January 12, 2017

Chinese Jet Intercepts an Australian Patrol Aircraft

Japan's Sankei News reports that a Chinese Shenyang J-11 air superiority fighter (above) on September 26, 2016 intercepted an Australian AP-3C Orion (below) while the Orion patrolled the South China Sea. (Orion photo courtesy Photo © Keith Anderson).


On January 11, 2017 it was revealed that the Chinese military had interfered more than once with the activities by Australian aircraft patrolling South China Sea [Pete Comment – Australian AP-3C Orions are known to patrol there regularly]. The report of the interference arose from a meeting between Japanese, Australia and US officials in mid December 2016. Australian officials explained the situation, and stressed the need to strengthen defence cooperation among the three countries and the necessity of collaboration with ASEAN including Thailand and the Philippines. This report comes from Japan’s Sankei News at http://www.sankei.com/politics/news/170112/plt1701120006-n1.html in Japanese.

Sankei News reports:

The Australian side explained at the mid December 2016 meeting between Japanese, US and Australian officials that the Australian patrol aircraft operating in the area around the South China Sea are periodically obstructed by Chinese military aircraft. As a concrete example, the case was reported of a top of the line Chinese Shenyang J-11 jet fighter approaching the Australian patrol plane on September 26, 2016.

The September 26, 2016 event is highly significant. Pete has not seen previous reports about it. The release of perhaps confidential details about the event is likely to have come from the Japanese Government to Sankei News . Pete thinks the Japanese Government strategy behind such a release might be to encourage the Australian Government/military to be more active in patrols and Freedom of Navigation Operations (FONOPs) in the South China Sea against China's claims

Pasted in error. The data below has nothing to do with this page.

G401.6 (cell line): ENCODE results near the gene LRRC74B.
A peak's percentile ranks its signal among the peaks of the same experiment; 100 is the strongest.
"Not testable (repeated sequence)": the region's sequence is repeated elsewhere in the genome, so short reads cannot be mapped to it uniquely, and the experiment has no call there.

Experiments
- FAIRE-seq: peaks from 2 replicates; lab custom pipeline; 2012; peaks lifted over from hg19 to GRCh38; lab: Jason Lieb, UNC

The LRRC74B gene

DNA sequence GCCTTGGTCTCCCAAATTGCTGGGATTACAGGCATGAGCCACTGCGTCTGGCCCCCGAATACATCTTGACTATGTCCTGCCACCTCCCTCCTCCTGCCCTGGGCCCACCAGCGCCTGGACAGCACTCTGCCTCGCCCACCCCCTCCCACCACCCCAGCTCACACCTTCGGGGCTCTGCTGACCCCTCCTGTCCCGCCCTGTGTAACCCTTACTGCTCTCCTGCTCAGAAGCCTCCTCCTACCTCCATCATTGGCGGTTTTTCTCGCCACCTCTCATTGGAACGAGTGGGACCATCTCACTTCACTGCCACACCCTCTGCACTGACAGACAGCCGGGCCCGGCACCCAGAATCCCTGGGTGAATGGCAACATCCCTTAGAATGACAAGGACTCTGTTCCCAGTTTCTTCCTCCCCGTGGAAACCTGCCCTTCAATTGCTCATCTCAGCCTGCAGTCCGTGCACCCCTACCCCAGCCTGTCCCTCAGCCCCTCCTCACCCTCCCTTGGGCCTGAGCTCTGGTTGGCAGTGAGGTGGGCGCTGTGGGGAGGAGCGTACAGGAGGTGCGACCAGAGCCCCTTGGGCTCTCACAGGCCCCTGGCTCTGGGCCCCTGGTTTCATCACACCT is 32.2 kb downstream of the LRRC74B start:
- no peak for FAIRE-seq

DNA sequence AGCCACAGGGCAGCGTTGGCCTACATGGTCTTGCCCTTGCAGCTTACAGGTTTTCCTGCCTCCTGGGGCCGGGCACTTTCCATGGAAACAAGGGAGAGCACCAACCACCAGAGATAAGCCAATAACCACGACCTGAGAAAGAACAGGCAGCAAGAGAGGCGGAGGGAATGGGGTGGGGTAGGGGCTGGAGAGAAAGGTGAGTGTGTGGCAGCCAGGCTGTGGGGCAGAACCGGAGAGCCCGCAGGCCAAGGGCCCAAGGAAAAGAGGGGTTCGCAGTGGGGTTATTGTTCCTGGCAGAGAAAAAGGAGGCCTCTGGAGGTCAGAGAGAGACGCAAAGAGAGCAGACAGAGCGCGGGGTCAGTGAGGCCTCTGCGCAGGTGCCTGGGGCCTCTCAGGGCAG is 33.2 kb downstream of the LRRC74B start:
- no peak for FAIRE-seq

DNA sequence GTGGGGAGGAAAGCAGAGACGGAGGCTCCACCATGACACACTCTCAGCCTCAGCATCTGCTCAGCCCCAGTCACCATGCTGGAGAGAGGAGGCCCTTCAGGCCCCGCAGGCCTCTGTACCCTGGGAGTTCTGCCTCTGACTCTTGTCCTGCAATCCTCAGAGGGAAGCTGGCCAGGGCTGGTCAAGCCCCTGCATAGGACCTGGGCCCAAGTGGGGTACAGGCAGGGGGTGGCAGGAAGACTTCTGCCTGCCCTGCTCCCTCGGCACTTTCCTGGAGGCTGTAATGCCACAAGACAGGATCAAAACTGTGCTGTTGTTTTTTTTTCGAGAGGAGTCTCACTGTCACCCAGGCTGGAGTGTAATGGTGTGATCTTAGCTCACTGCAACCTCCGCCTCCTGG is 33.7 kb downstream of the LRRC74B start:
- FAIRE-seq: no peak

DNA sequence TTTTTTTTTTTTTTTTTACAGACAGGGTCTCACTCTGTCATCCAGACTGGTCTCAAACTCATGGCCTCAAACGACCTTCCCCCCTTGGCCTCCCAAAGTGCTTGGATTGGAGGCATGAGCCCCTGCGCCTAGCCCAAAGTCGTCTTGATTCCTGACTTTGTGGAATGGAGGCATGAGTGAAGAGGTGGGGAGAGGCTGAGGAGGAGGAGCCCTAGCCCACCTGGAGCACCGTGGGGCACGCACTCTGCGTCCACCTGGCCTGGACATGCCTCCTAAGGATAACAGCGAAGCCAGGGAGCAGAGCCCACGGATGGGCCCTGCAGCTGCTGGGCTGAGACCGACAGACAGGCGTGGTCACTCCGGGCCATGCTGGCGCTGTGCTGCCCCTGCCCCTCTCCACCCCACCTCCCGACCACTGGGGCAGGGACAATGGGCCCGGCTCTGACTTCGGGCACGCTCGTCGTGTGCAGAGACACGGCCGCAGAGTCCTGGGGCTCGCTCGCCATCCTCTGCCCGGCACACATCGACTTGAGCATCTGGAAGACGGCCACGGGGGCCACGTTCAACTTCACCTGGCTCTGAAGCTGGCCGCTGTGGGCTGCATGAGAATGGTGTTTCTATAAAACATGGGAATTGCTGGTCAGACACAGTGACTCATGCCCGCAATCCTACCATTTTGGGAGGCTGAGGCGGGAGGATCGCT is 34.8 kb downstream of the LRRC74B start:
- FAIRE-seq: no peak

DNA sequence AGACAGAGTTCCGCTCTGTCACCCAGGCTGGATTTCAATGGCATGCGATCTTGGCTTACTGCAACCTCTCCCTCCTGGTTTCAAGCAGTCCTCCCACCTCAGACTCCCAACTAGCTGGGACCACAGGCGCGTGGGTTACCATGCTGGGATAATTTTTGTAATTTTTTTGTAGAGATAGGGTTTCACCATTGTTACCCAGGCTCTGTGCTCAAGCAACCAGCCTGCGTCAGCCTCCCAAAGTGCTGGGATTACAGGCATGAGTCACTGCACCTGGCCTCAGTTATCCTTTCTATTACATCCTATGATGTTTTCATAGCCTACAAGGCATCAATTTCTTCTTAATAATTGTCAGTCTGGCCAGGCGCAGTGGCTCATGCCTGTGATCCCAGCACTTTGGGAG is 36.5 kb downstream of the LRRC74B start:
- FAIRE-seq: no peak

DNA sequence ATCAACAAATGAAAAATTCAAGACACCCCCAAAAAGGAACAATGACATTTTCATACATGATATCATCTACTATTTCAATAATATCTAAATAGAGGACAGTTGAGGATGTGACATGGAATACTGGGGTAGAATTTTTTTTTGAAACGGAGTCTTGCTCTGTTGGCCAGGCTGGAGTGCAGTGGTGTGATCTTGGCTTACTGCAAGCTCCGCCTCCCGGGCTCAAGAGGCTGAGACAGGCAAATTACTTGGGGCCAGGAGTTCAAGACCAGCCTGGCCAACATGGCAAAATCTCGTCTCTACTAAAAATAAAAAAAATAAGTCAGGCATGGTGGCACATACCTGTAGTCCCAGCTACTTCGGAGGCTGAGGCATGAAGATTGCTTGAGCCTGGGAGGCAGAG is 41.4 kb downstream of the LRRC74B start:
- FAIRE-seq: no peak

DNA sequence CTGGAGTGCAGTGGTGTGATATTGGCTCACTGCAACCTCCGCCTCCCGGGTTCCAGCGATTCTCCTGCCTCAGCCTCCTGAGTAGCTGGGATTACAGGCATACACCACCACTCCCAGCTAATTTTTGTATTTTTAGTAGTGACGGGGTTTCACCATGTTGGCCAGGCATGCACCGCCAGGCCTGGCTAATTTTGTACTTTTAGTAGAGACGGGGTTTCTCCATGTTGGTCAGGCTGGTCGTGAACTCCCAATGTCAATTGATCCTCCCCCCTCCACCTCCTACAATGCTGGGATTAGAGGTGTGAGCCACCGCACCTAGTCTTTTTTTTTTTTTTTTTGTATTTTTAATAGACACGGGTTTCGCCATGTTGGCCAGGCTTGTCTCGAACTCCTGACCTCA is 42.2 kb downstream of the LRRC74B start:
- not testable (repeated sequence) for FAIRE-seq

The US Government may also have been involved in briefing Sankei News because the US would also want increased Australian patrol/FONOPs activity. US officials were also present at the mid December 2016 mentioned above.

[Pete’s Comment, The Australian patrol aircraft are likely to be AP-3C Orions, of No. 92 Wing Based at Edinburgh RAAF Base in South Australia. To get to South China Sea the AP-3Cs may go via RAAF Darwin or RAAF Tindal in the Northern Territory and then stop at Malaysian Airforce Base Butterworth or Singapore’s Paya Lebar Air Base]

To the Chinese air forces credit the Australian side said that the intercept was "professional” with the Chinese pilot being “highly skilled.”

[Pete’s Comment – a professional intercept usually means that the Chinese pilot would have alerted, in English, on the radio, the Australian patrol aircraft, that it was being intercepted. The Chinese pilot should communicate clearly what he wants done – usually a message that an aircraft move out of airspace that China claims as “Chinese airspace”. The Chinese J-11 would then have moved gradually and predictably towards the patrol aircraft. A key behaviour would be the J-11 pilot must maintain internationally accepted separation distances from the patrol aircraft. This allows both aircraft to fly straight and level in a predictable manner. This would avoid the usual main danger, which is a collision].

On Chinese opposition to Australian Orion aircraft patrols over the South China Sea in November 2015 see Submarine Matters article of December 16, 2015.



Ztev Konrad said...

meanwhile Australia seizes a Chinese registered ship that is far away from its territorial waters, while it seems to be drug related the legal niceties would be interesting
"the boat was intercepted about 1300 kilometres off the coast of Tasmania on December 12."

Peter Coates said...

Hi Ztev

International action against organised crime is different to free passage under international law through international airspace. And at least Australia doesn't execute drug smugglers, like in China, Indonesia etc.

The issue you have brought up looks like Australia acted correctly and perhaps after a tipoff/information from Chinese authorities.

"Source: AAP 21 DEC 2016:

"Ten Chinese men face possible life imprisonment in Australia after being charged with trying to smuggle 186kg of cocaine with an estimated value of more than $60 million. The group, aged between 23 and 50, were arrested after their 50-metre vessel was escorted into Hobart on Friday following a lengthy investigation at sea involving the military and border force.

...The boat was first detected in international waters off Western Australia and was tracked south where suspicions were raised further as it started circling..."

Cheers to honest police/border force work.